3) Press ▲ or ▼ to select Track Rec.
Are you sure to erase ?
ENT: Yes
4) Press t to select Time.
MENU: No
Figure 2-6 Prompt for
erasure of track, mark
5) Press the [NU/CU ENT] key.
5) Enter plotting interval in four digits. To
enter 30 seconds, for example, press [0]
[0] [3] [0].
6) Press the [NU/CU ENT] key.
7) Press the [MENU ESC] key.
Plotting interval by distance
2.8 Track Plotting Interval
The plotting interval determines both how the
track will be reconstructed on the display and
track storage time. A shorter interval provides
more accurate reconstruction of track line,
however total storage time is reduced. The
plotting interval can be selected by time or
distance. Plotting by distance offers the advantage that the track is not stored when the
vessel is anchored.
The setting range for plotting by time is 00 to
60 minutes.
1) Press the [MENU ESC] key.
2) Press [2] to display the TRACK/MARK
SETUP menu.
TRACK/MARK SETUP
Time
(01'00)
Dist
(00.50nm)
Mark Shape
Mark Line
Event Mark
: Select
ENT: Enter
MENU: Escape
Figure 2-7 TRACK/MARK SETUP menu
2–4
1) Press the [MENU ESC] key.
2) Press [2] to display the TRACK/MARK
SETUP menu.
3) Press ▲ or ▼ to select Track Rec.
4) Press s to select Distance.
5) Enter plotting interval. To enter 0.1 nautical miles, for example, press [0] [0] [1].
Plotting interval by time
Track Rec
The setting range for plotting by distance is
0.01 to 99.99 nautical miles. To plot all track,
enter 00.00.
6) Press the [NU/CU ENT] key.
7) Press the [MENU ESC] key.
2.9 Apportioning the Memory
The memory holds 2,000 points of track and
marks and may be apportioned as you like.
The default memory setting stores 1,000
points each of track and marks.
Note: All data are erased when the memory
apportion setting is changed, even when the
previous value is reentered.
To store 1,500 points of track and 500 marks,
for example, do the following:
5) Enter amount of track to store, in four digits. To store 1,500 track points, for example, press [1] [5] [0] [0].
6) Press the [NU/CU ENT] key, or ▲ or ▼.
You are asked if it is all right to erase all
data.
Setting erases all data!
Are you sure to change ?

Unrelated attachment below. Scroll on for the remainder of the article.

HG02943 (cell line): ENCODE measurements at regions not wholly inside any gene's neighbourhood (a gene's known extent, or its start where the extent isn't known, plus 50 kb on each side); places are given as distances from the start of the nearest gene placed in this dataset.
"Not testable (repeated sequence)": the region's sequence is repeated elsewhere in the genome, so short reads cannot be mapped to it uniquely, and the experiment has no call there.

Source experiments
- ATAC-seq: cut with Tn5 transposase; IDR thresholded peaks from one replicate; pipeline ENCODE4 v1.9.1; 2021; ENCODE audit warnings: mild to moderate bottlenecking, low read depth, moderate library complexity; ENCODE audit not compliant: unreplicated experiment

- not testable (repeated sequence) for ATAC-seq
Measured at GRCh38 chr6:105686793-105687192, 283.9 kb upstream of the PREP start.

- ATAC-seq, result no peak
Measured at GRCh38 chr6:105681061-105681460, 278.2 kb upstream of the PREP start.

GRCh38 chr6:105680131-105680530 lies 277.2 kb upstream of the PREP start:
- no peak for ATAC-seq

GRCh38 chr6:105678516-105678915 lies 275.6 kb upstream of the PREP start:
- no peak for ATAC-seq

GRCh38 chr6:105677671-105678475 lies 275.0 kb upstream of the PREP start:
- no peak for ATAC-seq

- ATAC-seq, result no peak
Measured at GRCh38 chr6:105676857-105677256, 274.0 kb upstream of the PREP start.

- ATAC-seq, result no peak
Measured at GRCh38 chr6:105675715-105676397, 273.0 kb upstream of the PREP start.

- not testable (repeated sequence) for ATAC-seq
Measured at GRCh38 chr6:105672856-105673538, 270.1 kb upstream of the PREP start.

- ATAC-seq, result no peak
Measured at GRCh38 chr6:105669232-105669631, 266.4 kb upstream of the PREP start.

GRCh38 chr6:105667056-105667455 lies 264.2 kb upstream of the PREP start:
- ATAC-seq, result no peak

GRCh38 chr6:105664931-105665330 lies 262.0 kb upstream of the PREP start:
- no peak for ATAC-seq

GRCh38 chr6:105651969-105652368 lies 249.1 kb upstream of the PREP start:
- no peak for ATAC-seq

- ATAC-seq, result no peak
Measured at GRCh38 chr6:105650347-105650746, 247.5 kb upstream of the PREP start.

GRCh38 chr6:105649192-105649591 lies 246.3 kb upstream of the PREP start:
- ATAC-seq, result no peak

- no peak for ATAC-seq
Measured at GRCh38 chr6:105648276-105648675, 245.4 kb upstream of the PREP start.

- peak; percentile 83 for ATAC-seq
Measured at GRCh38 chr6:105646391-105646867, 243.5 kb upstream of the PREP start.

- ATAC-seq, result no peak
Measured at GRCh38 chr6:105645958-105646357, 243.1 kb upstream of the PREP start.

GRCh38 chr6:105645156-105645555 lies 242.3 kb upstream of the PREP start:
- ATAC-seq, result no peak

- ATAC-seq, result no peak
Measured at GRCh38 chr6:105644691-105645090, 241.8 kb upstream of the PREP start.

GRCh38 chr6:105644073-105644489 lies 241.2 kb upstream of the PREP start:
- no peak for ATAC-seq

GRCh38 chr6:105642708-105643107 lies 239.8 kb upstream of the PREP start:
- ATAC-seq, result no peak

ENT: Yes
MENU: No
Figure 2-10
1) Press the [MENU ESC] key.
7) Press the [NU/CU ENT] key.
2) Press [9] to display the SYSTEM SETTINGS menu.
8) Press the [MENU ESC] key.
SYSTEM SETTINGS
2.10 Bearing Reference
1. PLOTTER SETUP
2.
2. UNIT
UNIT SETUP
SETUP
3. DATA 1, 3 OUTPUT SETUP
4. DATA TRANSFER
5. DATA 4 I/O SETUP
6. GPS SETUP
7. DGPS SETUP
8. LOP SETUP
9. CLEAR MEMORY
ENT: Enter
Ship's course and bearing to waypoint may
be displayed in true or magnetic bearing. Magnetic bearing is true bearing plus (or minus)
earth's magnetic deviation.
True or magnetic bearing
MENU: Escape
Figure 2-8 SYSTEM SETTNGS menu
The default setting displays magnetic bearings.
1) Press the [MENU ESC] key.
3) Press [1] to display the PLOTTER SETUP
menu.
2) Press [9] to display the SYSTEM SETTINGS menu.
PLOTTER SETUP
Memory Apportion
Trk = 1000 / 2000Pt
3) Press [1] to display the PLOTTER SETUP
menu.
Bearing Ref.
True
Mag Variation
Auto
(07° W)
Calculation
R.L
User defined #1
RNG
User defined #2
SPD
User defined #3
BRG
User defined #4
CSE
ENT: Enter
Mag
Man
(00° E)
G.C
4) Press ▲ or ▼ to select Bearing Ref.
5) Press t or s to select True or Mag.
6) Press the [NU/CU ENT] key, ▲ or ▼.
7) Press the [MENU ESC] key.
MENU: Escape
Figure 2-9 PLOTTER SETUP menu
4) Press ▲ or ▼ to select Memory Apportion.
2–5
Magnetic variation
The location of the magnetic north pole is different from the geographical north pole. This
causes a difference between the true and magnetic north direction. This difference is called
magnetic variation, and varies with respect to
the observation point on the earth. Magnetic
variation may be entered automatically or
manually.
1) Press the [MENU ESC] key.
2) Press [9] to display the SYSTEM SETTINGS menu.
3) Press [1] to display the PLOTTER SETUP
menu.
4) Press ▲ or ▼ to select Mag Variation.
5) Press t or s to select Auto or Man. For
automatic, current variation appears in parentheses.
6) For manual entry, enter variation in two
digits, referring to a nautical chart. If the
variation is 10°, for example, press [1] [0].
7) If necessary, press the [ ] key to change
coordinate from east to west or vice versa.
8) Press the [NU/CU ENT] key.
9) Press the [MENU ESC] key.
2–6
3. MARKS
At cursor intersection
1) Press the [CURSOR ON/OFF] key to turn
on the cursor.
3.1 Entering Marks
Marks can be inscribed on the Plotter 1 and
Plotter 2 displays, in one of 12 mark shapes.
Further, marks can be connected with lines to